Thursday, May 24, 2007

Age differences in volunteering?

It was previously thought that volunteerism gradually increased until it peaked at the age of about age 55 and then declined quickly (Cutler & Hendricks, 2000). However, previous studies did not compare different age groups while controlling for differences in sociodemographic attributes - such as the differences in mortality between men and women and the levels of education (Cutler & Hendricks, 2000). When these factors are controlled, it is evident that the older age groups are the most involved in volunteerism (Cutler & Hendricks, 2000).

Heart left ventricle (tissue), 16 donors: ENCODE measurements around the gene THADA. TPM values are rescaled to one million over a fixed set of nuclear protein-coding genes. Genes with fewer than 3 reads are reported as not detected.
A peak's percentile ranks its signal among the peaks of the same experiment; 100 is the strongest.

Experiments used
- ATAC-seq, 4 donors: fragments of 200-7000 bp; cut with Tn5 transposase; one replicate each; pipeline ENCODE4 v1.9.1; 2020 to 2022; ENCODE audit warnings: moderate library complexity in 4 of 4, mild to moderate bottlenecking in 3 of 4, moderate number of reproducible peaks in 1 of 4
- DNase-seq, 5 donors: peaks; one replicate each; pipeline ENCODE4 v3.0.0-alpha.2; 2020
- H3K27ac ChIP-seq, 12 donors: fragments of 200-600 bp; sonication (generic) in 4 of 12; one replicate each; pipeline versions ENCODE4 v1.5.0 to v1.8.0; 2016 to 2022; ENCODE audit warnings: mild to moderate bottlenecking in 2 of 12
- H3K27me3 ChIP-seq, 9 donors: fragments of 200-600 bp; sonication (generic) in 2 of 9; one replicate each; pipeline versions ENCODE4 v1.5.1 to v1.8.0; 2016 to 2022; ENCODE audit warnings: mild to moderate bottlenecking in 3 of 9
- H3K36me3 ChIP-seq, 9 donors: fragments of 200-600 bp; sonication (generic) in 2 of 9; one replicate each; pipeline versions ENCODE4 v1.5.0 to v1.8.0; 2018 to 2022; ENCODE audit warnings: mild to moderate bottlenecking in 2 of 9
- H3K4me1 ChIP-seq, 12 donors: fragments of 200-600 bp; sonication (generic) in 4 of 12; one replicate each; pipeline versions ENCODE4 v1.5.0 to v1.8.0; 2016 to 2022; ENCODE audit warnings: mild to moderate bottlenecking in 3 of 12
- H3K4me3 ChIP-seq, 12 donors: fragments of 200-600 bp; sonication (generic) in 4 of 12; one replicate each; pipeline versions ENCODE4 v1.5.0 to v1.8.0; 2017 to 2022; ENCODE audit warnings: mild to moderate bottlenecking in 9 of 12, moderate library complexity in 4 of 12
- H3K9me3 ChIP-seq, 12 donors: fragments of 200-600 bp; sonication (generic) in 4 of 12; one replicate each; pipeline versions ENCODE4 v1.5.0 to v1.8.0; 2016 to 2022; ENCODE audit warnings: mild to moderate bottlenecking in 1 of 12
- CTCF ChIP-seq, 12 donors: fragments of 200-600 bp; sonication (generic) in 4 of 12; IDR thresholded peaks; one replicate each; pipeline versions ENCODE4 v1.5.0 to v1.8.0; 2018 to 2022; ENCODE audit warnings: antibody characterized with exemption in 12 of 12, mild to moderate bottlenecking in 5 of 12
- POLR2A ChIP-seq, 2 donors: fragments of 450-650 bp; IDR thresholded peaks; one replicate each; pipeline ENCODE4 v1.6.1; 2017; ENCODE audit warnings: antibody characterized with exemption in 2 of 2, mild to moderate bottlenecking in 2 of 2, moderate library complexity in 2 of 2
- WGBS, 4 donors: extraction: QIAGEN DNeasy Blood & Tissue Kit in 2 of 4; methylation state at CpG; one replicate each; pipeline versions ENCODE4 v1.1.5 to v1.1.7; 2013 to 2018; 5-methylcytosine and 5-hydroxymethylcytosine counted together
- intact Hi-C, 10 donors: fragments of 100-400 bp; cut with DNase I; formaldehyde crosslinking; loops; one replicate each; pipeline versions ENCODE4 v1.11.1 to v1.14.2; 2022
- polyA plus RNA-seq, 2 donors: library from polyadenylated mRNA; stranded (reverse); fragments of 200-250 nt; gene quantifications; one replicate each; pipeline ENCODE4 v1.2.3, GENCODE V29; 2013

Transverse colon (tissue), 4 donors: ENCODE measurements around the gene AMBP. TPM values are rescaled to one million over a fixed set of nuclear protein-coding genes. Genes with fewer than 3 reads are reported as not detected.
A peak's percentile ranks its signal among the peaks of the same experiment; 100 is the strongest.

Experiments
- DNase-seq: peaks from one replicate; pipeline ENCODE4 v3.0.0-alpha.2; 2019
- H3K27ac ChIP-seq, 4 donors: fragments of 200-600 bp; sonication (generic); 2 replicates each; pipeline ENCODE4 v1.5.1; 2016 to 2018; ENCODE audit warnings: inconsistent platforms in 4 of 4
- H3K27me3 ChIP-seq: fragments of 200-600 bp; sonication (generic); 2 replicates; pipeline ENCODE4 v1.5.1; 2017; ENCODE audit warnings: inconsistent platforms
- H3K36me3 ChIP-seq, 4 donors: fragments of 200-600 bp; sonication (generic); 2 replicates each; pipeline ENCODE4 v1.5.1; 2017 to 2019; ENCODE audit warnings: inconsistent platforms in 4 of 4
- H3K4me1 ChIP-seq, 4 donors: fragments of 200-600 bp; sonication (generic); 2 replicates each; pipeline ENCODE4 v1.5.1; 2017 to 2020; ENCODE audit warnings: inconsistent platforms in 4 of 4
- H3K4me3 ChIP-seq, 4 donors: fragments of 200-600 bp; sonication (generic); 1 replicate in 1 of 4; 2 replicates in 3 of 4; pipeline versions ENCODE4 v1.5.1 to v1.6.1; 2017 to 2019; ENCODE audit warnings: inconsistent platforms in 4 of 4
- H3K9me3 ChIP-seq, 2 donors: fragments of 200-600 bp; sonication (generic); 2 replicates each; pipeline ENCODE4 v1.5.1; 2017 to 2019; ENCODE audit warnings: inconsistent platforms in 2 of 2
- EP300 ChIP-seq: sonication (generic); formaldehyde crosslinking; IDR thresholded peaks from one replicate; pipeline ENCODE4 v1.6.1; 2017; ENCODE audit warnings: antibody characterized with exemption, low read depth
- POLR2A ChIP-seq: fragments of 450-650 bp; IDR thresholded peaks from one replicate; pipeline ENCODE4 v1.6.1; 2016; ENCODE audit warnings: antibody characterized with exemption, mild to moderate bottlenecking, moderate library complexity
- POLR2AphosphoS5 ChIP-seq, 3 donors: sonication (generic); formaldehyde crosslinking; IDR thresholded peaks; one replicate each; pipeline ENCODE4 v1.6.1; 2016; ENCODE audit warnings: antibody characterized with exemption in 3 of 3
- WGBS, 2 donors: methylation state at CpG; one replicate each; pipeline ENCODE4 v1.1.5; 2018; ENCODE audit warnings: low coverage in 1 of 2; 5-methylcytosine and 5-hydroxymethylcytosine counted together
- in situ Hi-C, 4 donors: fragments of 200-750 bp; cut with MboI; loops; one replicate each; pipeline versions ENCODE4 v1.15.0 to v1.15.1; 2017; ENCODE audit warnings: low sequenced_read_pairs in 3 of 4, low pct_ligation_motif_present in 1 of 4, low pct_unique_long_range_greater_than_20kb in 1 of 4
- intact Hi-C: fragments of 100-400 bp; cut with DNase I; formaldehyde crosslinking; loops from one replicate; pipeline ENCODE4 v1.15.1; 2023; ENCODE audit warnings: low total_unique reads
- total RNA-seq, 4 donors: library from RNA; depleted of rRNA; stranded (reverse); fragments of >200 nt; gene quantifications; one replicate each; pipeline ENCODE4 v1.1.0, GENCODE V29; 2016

Cutler and Hendrick predict that if people begin to live longer and educational levels increase, there will be even higher rates of older adult volunteering. This pool of available volunteers will also be increasing as the number of older adults in the United States increases (see a previous post). As a result, older adults are a great potential resource for libraries.

Libraries can encourage older adults to volunteer at the library and participate in intergenerational programs. In addition, libraries can act as bridges to connect older adults with local nonproft organizations and schools who are looking for volunteers. Information about local volunteer activities can be provided on signage at the library, promoted face-to-face by the staff, and included on the library website on a page set up for older adults.

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